Heads of state from nearly 80 countries are heading to Paris (November 30-December 11) to craft a global climate change agreement. The new accord will replace the Kyoto Protocol on Climate Change that expired in 2012.

Video Uncertain Future for Syrian Refugee Resettlement in Illinois

For the trickle of Syrian refugees finding new homes in the Midwest city of Chicago, the call to end resettlement in many U.S. states is adding another dimension to their long journey fleeing war. Organizations working to help them integrate say the backlash since the Paris attacks is both harming and helping their efforts to provide refugees sanctuary. VOA's Kane Farabaugh reports.

Video Creating Physical Virtual Reality With Tiny Drones

As many computer gamers know, virtual reality is a three-dimensional picture, projected inside special googles. It can fool your brain into thinking the computer world is the real world. But If you try to touch it, it’s not there. Now Canadian researchers say it may be possible to create a physical virtual reality using tiny drones. VOA’s George Putic reports.

Video New American Indian Village Takes Visitors Back in Time

There is precious little opportunity to experience what life was like in the United States before its colonization by European settlers. Now, an American Indian village built in a park outside Washington is taking visitors back in time to experience the way of life of America's indigenous people. Carol Pearson narrates this report from VOA's June Soh.

Video Even With Hometown Liberated, Yazidi Refugees Fear Return

While the northern Iraqi town of Sinjar has been liberated from Islamic State forces, it's not clear whether Yazidi residents who fled the militants will now return home. VOA’s Mahmut Bozarslan talked with Yazidis, a religious and ethnic minority, at a Turkish refugee camp in Diyarbakır. Robert Raffaele narrates his report.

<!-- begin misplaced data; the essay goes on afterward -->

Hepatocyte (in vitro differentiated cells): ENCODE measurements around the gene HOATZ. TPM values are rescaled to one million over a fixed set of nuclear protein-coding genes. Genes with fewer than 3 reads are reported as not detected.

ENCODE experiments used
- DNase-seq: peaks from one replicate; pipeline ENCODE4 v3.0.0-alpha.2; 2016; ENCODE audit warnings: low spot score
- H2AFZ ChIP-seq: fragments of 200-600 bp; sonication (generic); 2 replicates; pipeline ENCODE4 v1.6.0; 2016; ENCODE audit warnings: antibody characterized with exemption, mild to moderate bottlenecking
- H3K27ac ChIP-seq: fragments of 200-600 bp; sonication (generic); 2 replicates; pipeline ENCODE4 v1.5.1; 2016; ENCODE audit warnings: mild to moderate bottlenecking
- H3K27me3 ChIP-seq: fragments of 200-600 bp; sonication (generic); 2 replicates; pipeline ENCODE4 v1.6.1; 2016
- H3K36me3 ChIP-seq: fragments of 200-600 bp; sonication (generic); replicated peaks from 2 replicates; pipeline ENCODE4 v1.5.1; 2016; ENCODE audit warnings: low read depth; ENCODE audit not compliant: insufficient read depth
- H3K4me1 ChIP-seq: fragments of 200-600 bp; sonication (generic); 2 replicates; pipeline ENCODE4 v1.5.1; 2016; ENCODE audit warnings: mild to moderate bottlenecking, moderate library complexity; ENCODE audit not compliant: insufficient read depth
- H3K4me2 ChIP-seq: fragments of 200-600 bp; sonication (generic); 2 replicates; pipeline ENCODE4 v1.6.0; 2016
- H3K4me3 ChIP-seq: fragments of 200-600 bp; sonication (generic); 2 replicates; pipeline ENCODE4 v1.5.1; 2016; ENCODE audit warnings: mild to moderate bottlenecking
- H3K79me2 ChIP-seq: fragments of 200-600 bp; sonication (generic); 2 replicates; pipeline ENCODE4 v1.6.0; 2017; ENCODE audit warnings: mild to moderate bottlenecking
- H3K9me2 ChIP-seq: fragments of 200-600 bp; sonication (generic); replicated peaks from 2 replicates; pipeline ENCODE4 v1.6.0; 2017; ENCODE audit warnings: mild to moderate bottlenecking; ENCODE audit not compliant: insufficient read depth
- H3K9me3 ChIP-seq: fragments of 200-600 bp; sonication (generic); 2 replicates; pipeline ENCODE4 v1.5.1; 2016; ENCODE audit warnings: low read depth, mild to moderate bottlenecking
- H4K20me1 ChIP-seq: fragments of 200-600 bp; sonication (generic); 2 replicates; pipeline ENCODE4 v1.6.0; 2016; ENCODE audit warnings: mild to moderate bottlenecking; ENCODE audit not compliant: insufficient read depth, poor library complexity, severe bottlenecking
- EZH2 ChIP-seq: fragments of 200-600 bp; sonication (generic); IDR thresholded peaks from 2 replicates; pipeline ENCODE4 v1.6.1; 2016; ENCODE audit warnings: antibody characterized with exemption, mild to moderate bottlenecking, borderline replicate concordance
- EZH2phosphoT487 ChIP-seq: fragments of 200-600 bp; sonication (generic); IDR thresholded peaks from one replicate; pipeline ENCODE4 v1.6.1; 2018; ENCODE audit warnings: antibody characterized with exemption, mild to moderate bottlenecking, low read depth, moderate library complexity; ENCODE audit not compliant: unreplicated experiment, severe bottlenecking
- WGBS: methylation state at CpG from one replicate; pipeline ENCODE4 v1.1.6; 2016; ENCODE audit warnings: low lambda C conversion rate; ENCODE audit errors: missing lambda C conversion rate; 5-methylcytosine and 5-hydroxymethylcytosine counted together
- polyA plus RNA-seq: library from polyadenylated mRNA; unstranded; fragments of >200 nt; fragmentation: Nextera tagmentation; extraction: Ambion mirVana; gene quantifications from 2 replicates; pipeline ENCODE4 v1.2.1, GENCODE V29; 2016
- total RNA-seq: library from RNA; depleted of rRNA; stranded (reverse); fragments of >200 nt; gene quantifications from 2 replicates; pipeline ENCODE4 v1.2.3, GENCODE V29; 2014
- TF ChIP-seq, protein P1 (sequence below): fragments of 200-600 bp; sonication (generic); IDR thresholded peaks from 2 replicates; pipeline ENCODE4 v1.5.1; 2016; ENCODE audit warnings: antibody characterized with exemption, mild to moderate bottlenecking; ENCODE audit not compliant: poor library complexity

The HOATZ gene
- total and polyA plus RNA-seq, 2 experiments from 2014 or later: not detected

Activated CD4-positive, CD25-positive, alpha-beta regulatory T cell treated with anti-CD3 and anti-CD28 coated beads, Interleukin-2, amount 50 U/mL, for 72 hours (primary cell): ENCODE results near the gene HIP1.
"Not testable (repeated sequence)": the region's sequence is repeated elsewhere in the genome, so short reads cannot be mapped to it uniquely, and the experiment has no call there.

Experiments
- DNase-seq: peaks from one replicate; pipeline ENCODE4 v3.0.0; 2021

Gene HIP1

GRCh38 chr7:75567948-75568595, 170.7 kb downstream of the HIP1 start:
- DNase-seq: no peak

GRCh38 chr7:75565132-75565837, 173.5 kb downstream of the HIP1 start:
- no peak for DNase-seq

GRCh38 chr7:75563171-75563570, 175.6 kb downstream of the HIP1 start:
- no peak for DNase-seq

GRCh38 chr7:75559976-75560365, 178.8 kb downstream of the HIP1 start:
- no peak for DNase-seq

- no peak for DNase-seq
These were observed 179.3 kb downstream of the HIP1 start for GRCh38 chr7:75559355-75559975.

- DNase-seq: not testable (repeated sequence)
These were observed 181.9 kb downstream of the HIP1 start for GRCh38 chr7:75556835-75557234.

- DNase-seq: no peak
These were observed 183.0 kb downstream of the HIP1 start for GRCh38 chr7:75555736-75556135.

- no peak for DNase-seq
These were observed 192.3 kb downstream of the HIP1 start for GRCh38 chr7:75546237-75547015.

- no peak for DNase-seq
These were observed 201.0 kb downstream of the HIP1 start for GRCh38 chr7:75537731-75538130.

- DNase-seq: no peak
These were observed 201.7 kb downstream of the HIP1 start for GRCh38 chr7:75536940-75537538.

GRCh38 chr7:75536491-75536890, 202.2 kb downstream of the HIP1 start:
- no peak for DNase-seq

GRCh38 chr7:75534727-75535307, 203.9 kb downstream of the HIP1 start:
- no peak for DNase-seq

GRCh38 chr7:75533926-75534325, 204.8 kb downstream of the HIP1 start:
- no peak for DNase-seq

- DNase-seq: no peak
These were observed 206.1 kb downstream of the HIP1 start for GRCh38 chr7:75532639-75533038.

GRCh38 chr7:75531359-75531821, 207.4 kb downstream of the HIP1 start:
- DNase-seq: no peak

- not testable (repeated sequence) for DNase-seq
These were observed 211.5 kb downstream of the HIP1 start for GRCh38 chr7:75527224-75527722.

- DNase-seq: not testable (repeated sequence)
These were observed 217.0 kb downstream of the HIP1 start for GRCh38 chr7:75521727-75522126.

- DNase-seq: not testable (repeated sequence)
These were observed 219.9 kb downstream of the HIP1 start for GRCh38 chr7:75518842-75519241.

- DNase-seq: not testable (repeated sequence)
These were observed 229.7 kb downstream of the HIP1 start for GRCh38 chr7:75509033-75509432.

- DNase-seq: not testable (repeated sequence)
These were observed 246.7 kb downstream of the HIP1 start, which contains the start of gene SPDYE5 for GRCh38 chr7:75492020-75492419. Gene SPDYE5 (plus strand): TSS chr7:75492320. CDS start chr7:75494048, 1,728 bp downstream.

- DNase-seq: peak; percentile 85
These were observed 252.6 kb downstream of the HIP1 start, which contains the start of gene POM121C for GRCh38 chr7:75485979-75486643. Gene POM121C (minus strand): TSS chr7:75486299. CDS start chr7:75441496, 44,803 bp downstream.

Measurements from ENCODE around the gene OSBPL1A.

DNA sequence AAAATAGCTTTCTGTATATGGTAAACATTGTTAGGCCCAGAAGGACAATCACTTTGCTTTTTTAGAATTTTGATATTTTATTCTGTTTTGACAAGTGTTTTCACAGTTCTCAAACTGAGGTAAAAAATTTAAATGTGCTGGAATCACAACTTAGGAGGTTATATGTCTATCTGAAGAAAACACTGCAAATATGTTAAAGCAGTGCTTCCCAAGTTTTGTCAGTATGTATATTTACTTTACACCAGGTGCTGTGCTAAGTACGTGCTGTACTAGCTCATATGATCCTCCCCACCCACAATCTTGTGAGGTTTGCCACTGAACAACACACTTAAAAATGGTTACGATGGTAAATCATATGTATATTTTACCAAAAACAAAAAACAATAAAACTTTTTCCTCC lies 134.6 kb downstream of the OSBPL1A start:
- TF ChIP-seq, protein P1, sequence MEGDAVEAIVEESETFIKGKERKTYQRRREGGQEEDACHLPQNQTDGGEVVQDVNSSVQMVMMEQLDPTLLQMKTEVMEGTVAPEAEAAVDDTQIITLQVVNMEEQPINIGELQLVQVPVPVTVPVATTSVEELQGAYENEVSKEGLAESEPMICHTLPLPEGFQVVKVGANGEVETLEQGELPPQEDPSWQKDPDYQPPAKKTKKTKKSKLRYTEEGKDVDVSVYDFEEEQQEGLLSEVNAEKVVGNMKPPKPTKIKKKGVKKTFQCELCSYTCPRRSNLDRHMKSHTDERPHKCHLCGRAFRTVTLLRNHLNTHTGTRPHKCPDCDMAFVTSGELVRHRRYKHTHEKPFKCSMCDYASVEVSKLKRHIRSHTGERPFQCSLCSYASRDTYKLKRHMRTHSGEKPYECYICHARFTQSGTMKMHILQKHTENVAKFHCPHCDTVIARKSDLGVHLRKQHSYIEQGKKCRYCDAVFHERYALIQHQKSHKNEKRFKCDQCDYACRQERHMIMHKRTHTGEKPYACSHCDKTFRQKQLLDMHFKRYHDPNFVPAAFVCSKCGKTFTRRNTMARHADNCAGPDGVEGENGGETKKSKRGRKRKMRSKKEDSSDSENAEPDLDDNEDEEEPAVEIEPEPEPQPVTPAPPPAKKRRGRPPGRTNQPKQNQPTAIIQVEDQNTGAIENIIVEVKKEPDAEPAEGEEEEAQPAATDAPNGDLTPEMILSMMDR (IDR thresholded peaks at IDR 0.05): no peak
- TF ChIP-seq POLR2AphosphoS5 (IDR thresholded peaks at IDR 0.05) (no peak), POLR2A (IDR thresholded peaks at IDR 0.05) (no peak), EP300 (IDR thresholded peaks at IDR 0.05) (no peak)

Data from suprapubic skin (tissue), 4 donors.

Video Nairobi Tailors Make Pope Francis’ Vestments

To ensure the pope is properly attired during his visit, the Kenya Conference of Catholic Bishops asked the Dolly Craft Sewing Project in the Nairobi slum of Kangemi to make the pope's vestments, the garments he will wear during the various ceremonies. Jill Craig reports.

Video Cross-Border Terrorism Puts Europe’s Passport-Free Travel in Doubt

The fallout from the Islamic State terror attacks in Paris has put the future of Europe’s passport-free travel area, known as the "Schengen Zone," in doubt. Several of the perpetrators were known to intelligence agencies, but were not intercepted. Henry Ridgwell reports from London European ministers are to hold an emergency meeting Friday in Brussels to look at ways of improving security.

Video El Niño Brings Unexpected Fish From Mexico to California

Fish in an unexpected spectrum of sizes, shapes and colors are moving north, through El Niño's warm currents from Mexican waters to the Pacific Ocean off California’s coast. El Nino is the periodic warming of the eastern and central Pacific Ocean. As Faiza Elmasry tells us, this phenomenon thrills scientists and gives anglers the chance of a once-in-a-lifetime big catch. Faith Lapidus narrates.

Video Terrorism in Many Forms Continues to Plague Africa

While the world's attention is on Paris in the wake of Friday night's deadly attacks, terrorism from various sides remains a looming threat in many African countries. Nigerian cities have been targeted this week by attacks many believe were staged by the violent Islamist group Boko Haram. In addition, residents in many regions are forced to flee their homes as they are terrorized by armed militias. Zlatica Hoke reports.

Video Study: Underage Marriage Rate Higher for Females in Pakistan

While attitudes about the societal role of females in Pakistan are evolving, research by child advocacy group Plan International suggests that underage marriage of girls remains a particularly big issue in the country. VOA’s Ayesha Tanzeem reports how such marriages leads to further social problems.

VOA Blogs